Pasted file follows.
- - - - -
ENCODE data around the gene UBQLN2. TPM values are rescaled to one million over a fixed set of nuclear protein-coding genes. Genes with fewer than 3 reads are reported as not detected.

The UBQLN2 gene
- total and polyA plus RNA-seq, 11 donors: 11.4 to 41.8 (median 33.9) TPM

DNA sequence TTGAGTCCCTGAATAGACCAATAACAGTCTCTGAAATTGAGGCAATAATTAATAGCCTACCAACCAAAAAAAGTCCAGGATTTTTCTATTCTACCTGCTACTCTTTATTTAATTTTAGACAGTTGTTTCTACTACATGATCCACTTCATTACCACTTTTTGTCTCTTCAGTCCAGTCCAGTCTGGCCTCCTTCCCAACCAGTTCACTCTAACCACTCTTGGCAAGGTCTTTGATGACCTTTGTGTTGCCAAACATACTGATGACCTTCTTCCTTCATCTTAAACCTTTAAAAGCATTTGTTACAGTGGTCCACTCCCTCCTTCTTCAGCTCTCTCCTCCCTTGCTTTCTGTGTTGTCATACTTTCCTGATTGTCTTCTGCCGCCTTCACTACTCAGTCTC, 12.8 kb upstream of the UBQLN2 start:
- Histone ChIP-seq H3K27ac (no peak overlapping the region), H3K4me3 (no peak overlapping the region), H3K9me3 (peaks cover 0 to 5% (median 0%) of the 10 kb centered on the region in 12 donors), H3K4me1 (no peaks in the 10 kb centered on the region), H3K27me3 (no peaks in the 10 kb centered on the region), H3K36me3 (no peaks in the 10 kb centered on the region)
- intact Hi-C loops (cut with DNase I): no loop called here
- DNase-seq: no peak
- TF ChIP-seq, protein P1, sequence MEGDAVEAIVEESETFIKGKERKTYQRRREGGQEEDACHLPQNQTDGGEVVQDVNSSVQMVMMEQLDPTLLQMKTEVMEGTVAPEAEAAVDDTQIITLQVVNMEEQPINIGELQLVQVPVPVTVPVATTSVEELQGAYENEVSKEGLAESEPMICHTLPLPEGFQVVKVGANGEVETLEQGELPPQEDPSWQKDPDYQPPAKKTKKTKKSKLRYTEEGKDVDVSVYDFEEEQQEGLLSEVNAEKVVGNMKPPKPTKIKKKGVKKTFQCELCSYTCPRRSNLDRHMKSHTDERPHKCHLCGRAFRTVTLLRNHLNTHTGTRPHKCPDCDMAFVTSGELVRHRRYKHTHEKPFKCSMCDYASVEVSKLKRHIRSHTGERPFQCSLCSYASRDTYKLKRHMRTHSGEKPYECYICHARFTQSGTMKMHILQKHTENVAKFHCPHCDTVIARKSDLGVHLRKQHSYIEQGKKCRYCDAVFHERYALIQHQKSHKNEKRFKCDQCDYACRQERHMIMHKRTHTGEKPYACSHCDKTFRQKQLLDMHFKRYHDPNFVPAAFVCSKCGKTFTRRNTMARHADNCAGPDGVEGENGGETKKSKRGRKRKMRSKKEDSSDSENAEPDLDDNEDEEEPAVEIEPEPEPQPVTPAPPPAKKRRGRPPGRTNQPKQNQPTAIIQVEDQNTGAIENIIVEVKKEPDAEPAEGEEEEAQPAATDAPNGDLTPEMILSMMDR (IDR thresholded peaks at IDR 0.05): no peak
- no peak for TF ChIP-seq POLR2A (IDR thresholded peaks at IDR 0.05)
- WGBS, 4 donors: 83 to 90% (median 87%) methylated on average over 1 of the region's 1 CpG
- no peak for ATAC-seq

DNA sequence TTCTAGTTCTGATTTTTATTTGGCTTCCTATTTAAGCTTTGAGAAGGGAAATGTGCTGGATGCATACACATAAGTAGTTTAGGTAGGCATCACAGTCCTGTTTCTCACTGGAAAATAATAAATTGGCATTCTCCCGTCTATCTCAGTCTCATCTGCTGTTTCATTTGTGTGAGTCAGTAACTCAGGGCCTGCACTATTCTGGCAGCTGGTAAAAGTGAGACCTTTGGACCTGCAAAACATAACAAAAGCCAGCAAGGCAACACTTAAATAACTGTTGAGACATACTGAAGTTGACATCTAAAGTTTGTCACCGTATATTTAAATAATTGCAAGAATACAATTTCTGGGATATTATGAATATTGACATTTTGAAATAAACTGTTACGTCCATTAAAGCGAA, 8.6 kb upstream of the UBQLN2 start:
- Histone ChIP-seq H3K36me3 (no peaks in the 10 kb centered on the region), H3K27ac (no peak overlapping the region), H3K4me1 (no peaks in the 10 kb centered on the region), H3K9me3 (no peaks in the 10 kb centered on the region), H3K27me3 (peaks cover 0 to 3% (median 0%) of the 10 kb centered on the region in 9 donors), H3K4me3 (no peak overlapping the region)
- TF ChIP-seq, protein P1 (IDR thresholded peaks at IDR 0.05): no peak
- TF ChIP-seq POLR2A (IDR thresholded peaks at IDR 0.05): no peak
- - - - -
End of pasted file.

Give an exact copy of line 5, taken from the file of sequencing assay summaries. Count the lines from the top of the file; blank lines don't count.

- Histone ChIP-seq H3K27ac (no peak overlapping the region), H3K4me3 (no peak overlapping the region), H3K9me3 (peaks cover 0 to 5% (median 0%) of the 10 kb centered on the region in 12 donors), H3K4me1 (no peaks in the 10 kb centered on the region), H3K27me3 (no peaks in the 10 kb centered on the region), H3K36me3 (no peaks in the 10 kb centered on the region)